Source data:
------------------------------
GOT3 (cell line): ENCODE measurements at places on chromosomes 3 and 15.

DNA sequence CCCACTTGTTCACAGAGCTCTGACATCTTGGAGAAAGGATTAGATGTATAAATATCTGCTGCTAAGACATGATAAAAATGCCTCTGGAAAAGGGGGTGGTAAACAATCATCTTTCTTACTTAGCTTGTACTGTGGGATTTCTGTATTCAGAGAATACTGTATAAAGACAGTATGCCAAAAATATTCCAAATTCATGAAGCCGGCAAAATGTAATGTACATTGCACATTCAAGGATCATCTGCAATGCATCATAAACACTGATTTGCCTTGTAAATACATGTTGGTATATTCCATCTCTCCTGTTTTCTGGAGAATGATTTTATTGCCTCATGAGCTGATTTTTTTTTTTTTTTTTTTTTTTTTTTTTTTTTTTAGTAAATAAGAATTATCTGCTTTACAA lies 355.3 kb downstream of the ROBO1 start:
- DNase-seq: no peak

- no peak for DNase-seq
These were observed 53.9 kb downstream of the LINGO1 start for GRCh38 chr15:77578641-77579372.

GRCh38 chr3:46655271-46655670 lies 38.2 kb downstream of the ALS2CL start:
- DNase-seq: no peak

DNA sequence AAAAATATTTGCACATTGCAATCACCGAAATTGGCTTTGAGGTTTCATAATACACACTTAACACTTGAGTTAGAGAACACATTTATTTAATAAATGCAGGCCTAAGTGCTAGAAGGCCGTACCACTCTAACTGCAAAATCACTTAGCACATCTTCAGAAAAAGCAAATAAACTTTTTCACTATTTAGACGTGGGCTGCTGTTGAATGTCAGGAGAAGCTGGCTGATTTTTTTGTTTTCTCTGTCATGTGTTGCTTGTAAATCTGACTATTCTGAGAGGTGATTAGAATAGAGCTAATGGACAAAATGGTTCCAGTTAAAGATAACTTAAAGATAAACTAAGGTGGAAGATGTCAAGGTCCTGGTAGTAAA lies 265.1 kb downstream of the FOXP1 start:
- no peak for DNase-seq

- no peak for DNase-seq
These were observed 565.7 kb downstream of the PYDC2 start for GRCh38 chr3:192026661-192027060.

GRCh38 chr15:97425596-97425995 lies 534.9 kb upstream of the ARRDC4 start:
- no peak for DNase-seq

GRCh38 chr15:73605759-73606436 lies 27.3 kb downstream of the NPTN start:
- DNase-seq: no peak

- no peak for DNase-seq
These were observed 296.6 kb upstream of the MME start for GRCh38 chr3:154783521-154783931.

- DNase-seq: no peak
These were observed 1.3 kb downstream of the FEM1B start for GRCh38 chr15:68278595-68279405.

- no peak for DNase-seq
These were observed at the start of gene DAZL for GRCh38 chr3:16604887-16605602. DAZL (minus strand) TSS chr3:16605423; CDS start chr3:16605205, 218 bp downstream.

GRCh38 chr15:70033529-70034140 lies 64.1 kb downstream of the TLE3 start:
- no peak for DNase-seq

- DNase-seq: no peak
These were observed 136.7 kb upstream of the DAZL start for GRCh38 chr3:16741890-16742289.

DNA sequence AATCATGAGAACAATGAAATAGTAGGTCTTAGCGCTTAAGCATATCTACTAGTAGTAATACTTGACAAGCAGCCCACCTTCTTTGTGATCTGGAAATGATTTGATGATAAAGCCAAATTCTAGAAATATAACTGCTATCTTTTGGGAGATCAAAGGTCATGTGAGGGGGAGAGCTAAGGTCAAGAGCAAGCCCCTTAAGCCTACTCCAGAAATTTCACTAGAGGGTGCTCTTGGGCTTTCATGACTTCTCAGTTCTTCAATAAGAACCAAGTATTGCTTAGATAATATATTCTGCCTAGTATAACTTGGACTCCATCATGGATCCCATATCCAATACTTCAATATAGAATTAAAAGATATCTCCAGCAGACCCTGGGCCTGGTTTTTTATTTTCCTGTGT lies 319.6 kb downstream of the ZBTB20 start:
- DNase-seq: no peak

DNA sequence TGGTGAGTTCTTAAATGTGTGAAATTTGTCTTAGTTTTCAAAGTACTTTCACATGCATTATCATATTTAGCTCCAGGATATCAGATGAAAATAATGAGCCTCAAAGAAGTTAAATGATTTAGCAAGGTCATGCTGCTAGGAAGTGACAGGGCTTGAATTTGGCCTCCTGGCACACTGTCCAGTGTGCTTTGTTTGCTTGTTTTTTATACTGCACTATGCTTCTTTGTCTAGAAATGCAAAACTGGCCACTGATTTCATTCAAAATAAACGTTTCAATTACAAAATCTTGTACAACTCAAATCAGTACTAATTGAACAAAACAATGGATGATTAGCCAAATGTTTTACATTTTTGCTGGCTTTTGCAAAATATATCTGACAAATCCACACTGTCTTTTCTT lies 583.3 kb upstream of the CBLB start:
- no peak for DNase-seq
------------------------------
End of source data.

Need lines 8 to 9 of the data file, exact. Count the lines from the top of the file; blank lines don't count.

DNA sequence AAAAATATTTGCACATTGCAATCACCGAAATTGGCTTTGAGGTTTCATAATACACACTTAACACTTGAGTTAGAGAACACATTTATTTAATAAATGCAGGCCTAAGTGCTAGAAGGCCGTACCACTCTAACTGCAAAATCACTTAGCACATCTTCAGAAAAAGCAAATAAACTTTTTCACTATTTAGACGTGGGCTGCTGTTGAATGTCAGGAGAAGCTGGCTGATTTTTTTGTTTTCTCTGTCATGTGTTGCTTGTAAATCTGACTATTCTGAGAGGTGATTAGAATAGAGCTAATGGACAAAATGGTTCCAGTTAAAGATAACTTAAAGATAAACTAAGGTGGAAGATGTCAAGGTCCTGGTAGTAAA lies 265.1 kb downstream of the FOXP1 start:
- no peak for DNase-seq